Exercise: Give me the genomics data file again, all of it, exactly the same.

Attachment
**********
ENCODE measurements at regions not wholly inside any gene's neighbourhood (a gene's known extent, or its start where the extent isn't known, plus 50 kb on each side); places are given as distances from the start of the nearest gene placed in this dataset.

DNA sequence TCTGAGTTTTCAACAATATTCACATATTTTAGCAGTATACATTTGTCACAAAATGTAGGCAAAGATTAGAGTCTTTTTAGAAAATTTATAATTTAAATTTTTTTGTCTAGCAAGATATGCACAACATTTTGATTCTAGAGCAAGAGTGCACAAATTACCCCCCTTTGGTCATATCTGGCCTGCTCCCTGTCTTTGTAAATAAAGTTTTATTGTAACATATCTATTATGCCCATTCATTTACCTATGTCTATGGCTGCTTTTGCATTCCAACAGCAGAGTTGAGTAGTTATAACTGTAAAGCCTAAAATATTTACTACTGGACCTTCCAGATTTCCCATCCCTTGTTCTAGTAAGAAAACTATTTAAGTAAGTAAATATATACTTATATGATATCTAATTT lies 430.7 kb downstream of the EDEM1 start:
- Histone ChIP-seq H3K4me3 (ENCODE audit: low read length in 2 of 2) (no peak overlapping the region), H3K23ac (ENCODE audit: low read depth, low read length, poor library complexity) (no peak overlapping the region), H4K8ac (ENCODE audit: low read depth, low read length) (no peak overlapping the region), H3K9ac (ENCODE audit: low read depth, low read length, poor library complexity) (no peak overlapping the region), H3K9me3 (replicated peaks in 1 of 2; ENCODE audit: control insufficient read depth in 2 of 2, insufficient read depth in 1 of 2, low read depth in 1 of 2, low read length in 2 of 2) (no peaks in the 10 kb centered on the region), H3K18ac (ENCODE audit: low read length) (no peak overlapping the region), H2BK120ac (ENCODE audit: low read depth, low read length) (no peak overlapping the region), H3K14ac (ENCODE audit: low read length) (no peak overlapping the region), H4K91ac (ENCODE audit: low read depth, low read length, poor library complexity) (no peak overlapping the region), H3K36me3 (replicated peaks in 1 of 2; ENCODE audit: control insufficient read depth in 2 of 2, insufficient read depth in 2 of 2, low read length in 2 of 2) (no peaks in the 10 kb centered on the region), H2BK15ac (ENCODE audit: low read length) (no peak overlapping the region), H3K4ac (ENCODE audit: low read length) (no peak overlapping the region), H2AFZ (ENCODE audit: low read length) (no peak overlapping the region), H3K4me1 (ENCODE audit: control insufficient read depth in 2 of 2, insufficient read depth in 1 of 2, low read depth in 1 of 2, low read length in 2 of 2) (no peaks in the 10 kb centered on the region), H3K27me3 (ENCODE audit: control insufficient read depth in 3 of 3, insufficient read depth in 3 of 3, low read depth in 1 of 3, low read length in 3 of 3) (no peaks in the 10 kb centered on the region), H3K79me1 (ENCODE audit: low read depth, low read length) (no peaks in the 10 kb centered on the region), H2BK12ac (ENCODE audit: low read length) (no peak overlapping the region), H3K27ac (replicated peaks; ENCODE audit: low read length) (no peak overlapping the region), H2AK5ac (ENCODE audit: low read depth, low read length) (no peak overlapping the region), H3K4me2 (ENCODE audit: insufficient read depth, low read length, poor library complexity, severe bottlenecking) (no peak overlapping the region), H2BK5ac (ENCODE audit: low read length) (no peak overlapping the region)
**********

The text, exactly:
ENCODE measurements at regions not wholly inside any gene's neighbourhood (a gene's known extent, or its start where the extent isn't known, plus 50 kb on each side); places are given as distances from the start of the nearest gene placed in this dataset.

DNA sequence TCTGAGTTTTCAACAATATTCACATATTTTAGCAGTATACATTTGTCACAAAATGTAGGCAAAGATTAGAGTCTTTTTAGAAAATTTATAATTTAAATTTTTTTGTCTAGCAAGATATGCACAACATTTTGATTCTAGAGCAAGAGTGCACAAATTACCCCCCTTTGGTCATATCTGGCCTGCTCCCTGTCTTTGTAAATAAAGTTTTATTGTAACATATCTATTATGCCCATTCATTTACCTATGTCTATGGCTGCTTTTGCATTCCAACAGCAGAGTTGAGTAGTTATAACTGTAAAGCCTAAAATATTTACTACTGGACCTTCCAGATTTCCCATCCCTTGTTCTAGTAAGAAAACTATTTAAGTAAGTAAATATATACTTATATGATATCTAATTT lies 430.7 kb downstream of the EDEM1 start:
- Histone ChIP-seq H3K4me3 (ENCODE audit: low read length in 2 of 2) (no peak overlapping the region), H3K23ac (ENCODE audit: low read depth, low read length, poor library complexity) (no peak overlapping the region), H4K8ac (ENCODE audit: low read depth, low read length) (no peak overlapping the region), H3K9ac (ENCODE audit: low read depth, low read length, poor library complexity) (no peak overlapping the region), H3K9me3 (replicated peaks in 1 of 2; ENCODE audit: control insufficient read depth in 2 of 2, insufficient read depth in 1 of 2, low read depth in 1 of 2, low read length in 2 of 2) (no peaks in the 10 kb centered on the region), H3K18ac (ENCODE audit: low read length) (no peak overlapping the region), H2BK120ac (ENCODE audit: low read depth, low read length) (no peak overlapping the region), H3K14ac (ENCODE audit: low read length) (no peak overlapping the region), H4K91ac (ENCODE audit: low read depth, low read length, poor library complexity) (no peak overlapping the region), H3K36me3 (replicated peaks in 1 of 2; ENCODE audit: control insufficient read depth in 2 of 2, insufficient read depth in 2 of 2, low read length in 2 of 2) (no peaks in the 10 kb centered on the region), H2BK15ac (ENCODE audit: low read length) (no peak overlapping the region), H3K4ac (ENCODE audit: low read length) (no peak overlapping the region), H2AFZ (ENCODE audit: low read length) (no peak overlapping the region), H3K4me1 (ENCODE audit: control insufficient read depth in 2 of 2, insufficient read depth in 1 of 2, low read depth in 1 of 2, low read length in 2 of 2) (no peaks in the 10 kb centered on the region), H3K27me3 (ENCODE audit: control insufficient read depth in 3 of 3, insufficient read depth in 3 of 3, low read depth in 1 of 3, low read length in 3 of 3) (no peaks in the 10 kb centered on the region), H3K79me1 (ENCODE audit: low read depth, low read length) (no peaks in the 10 kb centered on the region), H2BK12ac (ENCODE audit: low read length) (no peak overlapping the region), H3K27ac (replicated peaks; ENCODE audit: low read length) (no peak overlapping the region), H2AK5ac (ENCODE audit: low read depth, low read length) (no peak overlapping the region), H3K4me2 (ENCODE audit: insufficient read depth, low read length, poor library complexity, severe bottlenecking) (no peak overlapping the region), H2BK5ac (ENCODE audit: low read length) (no peak overlapping the region)